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The Sky is the Limit for Airline Customer Service

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The Sky is the Limit for Airline Customer Service

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May 19, 2015
By Dominick Sorrentino
Editor

There are more than enough horror stories regarding airline customer support to create a multi-volume anthology every year for the next century. We’ve seen apathetic flight attendants, broken belongings, lost luggage, and hold and wait times for service that would leave Tom Hank’s character in The Terminal flabbergasted. Airline customer service has become the Mordor of contact center territory; it’s safe to say that one does not simply walk into good airline service.


On a positive note, this leaves a lot of room for improvement, and gatherings such as the “INSIGHTS Middle East Call Centre Awards” held in Dubai on May 12, or the latest J.D. Power North American Airline Satisfaction study, seek to recognize airlines that are closing the gap between the scary status quo, and the sky.

Image via Shutterstock

 Among the airlines recognized at the former is Etihad Airways, which received the title for “Best Industry Call Centre (Airline).” While this honor may seem insignificant, or needlessly obscure, an airline’s call center is entrenched in the heart of the customer service chain. If there is a luggage switch, if something is found to be broken after leaving the airport, if a flight is canceled or delayed, passengers will refer their grievance to the airline contact center workers, who are tasked with remaining calm, finding a solution, and quelling a stormy situation. Excellence in the contact center can help wash away the bad taste left in customers’ mouths, increasing the likelihood that they will fly with the airline again, despite what may have begun as a negative experience.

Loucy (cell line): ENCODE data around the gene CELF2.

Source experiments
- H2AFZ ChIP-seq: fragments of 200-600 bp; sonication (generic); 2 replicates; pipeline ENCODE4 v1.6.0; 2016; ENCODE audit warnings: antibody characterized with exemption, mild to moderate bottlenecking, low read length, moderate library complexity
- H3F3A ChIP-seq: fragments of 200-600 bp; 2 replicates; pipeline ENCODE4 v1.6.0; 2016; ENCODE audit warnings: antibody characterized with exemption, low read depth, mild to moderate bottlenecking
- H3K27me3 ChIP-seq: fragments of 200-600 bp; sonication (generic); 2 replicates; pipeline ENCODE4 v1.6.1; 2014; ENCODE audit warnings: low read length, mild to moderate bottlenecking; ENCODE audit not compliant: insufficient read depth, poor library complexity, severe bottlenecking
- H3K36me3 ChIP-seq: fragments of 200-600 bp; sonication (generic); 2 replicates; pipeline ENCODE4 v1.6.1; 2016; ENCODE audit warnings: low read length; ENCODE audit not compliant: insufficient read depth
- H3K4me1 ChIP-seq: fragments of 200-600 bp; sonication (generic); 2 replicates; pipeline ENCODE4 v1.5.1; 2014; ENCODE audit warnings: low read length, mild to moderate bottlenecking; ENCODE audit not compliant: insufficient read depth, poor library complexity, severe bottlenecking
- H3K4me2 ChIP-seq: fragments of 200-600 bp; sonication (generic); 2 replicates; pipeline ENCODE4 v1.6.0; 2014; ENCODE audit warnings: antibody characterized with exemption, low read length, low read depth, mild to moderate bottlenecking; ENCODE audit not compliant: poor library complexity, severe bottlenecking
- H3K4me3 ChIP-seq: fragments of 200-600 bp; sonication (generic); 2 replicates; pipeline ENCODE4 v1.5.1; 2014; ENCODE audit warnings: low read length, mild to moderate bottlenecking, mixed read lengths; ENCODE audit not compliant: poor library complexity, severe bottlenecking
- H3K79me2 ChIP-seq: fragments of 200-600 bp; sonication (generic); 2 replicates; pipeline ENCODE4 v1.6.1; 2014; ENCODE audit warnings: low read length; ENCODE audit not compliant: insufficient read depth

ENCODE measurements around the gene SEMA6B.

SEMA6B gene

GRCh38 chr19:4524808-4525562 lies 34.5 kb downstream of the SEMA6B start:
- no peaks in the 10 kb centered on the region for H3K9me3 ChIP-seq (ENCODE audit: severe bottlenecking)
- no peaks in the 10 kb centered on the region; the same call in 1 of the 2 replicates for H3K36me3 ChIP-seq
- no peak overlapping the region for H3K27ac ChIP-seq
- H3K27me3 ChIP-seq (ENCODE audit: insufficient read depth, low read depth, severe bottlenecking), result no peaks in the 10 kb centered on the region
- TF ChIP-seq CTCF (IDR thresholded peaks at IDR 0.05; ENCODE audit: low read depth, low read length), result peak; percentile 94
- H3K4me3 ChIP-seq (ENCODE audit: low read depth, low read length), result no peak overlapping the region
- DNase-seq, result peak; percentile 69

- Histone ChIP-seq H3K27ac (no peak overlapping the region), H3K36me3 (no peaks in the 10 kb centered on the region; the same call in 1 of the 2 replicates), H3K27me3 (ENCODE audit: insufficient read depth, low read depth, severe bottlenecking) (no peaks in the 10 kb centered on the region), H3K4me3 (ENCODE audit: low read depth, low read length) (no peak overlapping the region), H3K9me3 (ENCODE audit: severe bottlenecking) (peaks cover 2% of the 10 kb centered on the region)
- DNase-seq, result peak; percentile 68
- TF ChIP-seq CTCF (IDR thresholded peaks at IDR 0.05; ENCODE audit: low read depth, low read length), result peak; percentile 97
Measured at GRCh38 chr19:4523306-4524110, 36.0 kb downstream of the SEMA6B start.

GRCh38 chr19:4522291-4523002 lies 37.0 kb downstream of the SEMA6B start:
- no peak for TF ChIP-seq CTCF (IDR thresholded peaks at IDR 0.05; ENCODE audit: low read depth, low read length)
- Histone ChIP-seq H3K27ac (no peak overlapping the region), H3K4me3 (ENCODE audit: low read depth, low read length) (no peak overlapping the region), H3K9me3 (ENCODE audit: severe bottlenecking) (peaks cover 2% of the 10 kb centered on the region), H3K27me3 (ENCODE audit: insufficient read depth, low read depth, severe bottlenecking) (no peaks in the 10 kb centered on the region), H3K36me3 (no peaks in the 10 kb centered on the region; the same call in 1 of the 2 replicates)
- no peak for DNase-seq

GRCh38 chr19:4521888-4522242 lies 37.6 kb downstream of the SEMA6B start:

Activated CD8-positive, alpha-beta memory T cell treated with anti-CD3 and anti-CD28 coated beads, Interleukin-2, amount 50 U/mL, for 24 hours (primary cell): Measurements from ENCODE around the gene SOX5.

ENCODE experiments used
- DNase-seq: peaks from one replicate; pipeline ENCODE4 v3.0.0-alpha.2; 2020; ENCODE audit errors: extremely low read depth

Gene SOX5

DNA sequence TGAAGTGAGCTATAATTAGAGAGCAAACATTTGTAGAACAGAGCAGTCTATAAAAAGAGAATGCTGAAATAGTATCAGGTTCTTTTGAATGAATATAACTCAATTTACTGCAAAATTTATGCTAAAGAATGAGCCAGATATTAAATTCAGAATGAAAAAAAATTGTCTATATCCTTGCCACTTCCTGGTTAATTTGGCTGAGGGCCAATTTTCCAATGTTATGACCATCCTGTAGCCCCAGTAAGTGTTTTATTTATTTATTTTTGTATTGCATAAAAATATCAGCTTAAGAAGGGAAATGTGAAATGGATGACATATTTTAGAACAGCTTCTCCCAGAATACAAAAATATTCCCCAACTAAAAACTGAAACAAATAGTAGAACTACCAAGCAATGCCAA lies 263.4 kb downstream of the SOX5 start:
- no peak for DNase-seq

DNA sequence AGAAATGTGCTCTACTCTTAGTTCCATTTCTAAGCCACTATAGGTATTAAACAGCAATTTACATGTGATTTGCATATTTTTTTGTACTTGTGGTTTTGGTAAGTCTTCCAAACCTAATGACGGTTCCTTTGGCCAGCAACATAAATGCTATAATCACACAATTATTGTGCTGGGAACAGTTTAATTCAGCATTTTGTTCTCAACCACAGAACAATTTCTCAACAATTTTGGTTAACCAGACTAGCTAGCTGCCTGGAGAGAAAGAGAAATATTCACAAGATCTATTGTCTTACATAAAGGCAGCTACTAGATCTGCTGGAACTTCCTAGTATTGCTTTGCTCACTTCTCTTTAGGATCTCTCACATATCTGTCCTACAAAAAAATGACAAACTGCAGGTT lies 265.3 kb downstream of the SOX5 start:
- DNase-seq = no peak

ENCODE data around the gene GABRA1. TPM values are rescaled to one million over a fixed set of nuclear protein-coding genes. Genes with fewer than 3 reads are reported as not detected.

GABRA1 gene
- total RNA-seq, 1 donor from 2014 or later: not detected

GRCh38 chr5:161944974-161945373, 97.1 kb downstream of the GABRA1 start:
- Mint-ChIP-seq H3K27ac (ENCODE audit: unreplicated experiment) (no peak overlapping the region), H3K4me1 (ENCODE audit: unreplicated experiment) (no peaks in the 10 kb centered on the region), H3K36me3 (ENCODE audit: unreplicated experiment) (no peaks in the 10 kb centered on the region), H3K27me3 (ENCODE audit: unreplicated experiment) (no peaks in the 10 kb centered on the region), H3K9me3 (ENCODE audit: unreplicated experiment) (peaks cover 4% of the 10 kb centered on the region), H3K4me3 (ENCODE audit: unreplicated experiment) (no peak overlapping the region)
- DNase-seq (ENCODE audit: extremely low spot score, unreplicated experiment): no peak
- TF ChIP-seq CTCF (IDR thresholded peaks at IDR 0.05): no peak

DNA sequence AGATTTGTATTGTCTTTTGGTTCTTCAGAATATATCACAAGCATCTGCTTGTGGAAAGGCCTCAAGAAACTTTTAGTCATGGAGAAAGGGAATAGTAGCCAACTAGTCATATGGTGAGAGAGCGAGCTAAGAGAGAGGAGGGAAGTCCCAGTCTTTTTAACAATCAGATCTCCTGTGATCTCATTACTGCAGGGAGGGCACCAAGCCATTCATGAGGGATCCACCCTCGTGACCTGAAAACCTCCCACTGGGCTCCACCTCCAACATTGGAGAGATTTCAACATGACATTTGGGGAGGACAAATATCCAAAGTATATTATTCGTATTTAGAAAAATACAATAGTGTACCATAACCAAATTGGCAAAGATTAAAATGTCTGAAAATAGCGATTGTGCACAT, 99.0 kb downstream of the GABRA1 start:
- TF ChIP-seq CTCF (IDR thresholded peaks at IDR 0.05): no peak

That word “experience,” is one that comes up often these days, and it’s key according to the recent study by J.D. Power, which noted that JetBlue Airways and Southwest Airlines came out on top based on customer responses (The worst-rated were to Frontier and United Airlines). Customer perceptions of airline travel are morphing what was once a basic transportation commodity into an experience, not unlike the service and hospitality industries. Airlines that approach customer service as top priority—during the flight and in the contact center—have a lot to gain.

“The carriers most focused on providing a pleasant experience are being rewarded with higher customer satisfaction and loyalty,” said Rick Garlick, global travel and hospitality practice lead at J.D. Power, as reported in Fortune.

Etihad Airways, JetBlue, and Southwest are all on the ascent in what has largely been a crash-and-burn scenario for many airlines and their customers, but we’re still very far from cruising altitude. General impressions regarding airline customer service remain sub-par at best.  

Nevertheless, there’s hope on the horizon, and as long as airlines adapt by improving the experience for passengers on all fronts, no one will have to arrive at their destination feeling like Frodo at the end of The Return of the King.  




Edited by Maurice Nagle

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